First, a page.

November 1st is “plan your epitaph day”… I’m not joking, I saw it on a calendar.

An epitaph is defined as “text honoring the deceased, most commonly inscribed on a tombstone or plaque.” In ancient Greek, ἐπιτάφιος, it literally means “on the gravestone.” 

So… this started me thinking about what my epitaph would be.

If I were to plan my epitaph, how would I come up with one?

Is planning my epitaph really coming up with a phrase or verse that I would want on my gravestone? Or is it not so much writing a few words to sum up my life as it is looking at my way of life?

Maybe planning my epitaph places more focus on how I live, rather than on some words that will be engraved on my stone and then forgotten.

Maybe an epitaph is literally a text that honors and remembers a life, but maybe it is not so much the text that makes up what an epitaph really is. Maybe what really is the heart of an epitaph is the heart and the purpose of the life.

And so… in order to have an epitaph that I like, I have to think of how people are going to remember me. I have to consider what others would say about my life, how they would sum up my purpose. What would they say was the focus of everything I am?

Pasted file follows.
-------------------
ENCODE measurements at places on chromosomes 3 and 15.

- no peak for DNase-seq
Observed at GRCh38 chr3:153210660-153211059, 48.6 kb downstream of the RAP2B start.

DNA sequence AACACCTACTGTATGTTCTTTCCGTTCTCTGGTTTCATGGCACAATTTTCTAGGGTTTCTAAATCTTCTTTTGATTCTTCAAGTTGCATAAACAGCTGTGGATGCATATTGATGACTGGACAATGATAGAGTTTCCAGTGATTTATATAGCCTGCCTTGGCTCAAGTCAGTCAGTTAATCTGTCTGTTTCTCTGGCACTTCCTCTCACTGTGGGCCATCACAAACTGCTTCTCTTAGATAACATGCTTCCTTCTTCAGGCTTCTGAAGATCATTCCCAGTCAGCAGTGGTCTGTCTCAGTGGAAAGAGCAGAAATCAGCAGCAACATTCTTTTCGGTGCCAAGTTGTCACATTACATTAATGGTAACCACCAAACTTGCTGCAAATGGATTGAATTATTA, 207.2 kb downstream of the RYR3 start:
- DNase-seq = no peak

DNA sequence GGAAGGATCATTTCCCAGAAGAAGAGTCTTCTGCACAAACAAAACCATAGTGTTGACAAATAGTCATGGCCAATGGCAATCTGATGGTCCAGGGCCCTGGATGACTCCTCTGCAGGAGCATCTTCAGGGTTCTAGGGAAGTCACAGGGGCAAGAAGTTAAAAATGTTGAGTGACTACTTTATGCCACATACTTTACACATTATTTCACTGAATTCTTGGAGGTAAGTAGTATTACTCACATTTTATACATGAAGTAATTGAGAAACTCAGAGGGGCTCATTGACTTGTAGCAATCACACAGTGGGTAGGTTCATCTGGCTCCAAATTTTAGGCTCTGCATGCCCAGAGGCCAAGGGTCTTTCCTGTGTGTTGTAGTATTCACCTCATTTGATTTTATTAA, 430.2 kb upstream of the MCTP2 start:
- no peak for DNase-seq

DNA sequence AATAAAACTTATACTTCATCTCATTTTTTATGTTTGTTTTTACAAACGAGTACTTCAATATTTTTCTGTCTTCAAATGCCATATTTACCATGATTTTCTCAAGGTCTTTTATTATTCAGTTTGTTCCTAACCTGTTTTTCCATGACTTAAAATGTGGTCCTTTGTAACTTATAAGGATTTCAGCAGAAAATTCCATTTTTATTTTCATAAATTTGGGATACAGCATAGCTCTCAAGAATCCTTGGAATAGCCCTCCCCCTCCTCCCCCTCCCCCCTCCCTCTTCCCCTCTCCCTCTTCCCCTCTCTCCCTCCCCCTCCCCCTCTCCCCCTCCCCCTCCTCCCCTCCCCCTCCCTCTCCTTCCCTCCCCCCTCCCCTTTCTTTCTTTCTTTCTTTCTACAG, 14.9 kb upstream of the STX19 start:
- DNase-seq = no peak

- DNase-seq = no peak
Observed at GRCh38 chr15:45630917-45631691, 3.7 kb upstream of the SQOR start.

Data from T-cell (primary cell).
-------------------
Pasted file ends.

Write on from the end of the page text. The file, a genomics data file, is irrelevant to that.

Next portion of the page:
Would I be happy with what they’d say about me? Would they say that I lived what I believed, that I practiced what I preached? Or would they say that I had good intentions but didn’t live them out, that my words didn’t match up with my actions?

Would my epitaph line up with the way I want to be remembered?

Think about the way you hear certain names and immediately either smile or cringe… Mother Teresa. Abraham Lincoln. Your best friend. Your favorite teacher. Don’t these names bring a smile to your face? Think of the sudden shudder you get when you hear the name Hitler or when you hear about the person you know who never has anything nice to say.

I want my life to reflect the One I live for.

“For me to live is Christ [His life in me],
and to die is gain [the gain of the glory of eternity].”
Philippians 1:21, Amplified Bible]